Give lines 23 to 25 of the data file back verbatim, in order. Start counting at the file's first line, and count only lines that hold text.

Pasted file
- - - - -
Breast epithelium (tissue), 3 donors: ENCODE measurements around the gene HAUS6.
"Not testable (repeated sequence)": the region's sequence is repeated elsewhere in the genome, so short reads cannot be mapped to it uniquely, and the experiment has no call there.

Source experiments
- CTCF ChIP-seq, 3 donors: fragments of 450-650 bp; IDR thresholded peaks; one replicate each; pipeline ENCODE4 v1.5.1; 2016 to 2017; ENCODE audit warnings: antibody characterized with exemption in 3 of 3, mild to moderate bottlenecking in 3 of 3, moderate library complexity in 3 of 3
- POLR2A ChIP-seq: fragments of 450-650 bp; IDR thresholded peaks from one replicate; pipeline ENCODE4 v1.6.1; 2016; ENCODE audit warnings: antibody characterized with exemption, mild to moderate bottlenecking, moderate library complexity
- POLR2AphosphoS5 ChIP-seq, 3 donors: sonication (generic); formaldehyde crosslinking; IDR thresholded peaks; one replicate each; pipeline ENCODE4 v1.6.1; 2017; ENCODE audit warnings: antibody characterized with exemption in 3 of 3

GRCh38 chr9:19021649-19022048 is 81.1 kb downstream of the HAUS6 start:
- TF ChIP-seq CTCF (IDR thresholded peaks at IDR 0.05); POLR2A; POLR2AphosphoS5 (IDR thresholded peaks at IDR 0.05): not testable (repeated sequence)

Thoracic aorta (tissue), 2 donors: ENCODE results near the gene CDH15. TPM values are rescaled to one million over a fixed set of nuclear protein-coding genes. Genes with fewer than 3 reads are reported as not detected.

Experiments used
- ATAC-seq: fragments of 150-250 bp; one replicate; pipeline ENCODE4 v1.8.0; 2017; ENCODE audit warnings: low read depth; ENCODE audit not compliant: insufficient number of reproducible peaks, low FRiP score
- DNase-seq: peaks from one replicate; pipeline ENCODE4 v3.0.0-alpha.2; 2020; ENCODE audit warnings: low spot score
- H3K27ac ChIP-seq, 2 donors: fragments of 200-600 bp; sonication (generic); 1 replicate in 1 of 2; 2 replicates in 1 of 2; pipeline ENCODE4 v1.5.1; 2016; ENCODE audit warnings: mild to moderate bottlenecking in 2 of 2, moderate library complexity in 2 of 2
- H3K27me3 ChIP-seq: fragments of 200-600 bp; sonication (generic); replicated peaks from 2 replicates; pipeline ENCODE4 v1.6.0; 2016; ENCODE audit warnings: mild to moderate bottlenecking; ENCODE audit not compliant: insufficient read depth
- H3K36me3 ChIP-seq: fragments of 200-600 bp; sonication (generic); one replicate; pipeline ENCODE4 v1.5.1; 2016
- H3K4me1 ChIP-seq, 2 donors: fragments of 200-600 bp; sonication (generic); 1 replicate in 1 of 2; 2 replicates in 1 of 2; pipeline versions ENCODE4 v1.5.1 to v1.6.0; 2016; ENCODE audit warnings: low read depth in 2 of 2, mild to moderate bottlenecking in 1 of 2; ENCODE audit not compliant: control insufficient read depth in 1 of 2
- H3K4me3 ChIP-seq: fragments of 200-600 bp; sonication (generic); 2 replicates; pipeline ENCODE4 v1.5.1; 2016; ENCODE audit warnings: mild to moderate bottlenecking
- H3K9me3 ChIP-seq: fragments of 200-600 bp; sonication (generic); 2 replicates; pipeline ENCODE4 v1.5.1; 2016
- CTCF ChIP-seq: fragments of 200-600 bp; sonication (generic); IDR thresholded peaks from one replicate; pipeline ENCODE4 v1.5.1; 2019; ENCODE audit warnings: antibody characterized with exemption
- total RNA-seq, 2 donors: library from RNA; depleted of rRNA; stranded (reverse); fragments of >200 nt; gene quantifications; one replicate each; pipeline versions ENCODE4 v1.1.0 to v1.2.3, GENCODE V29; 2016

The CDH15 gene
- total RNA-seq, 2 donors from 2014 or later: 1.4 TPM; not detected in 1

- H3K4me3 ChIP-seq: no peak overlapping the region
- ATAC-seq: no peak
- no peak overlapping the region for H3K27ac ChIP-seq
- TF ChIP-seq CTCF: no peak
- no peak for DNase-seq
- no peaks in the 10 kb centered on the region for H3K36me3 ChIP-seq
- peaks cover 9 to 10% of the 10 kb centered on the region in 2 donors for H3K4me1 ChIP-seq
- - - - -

- H3K4me3 ChIP-seq: no peak overlapping the region
- ATAC-seq: no peak
- no peak overlapping the region for H3K27ac ChIP-seq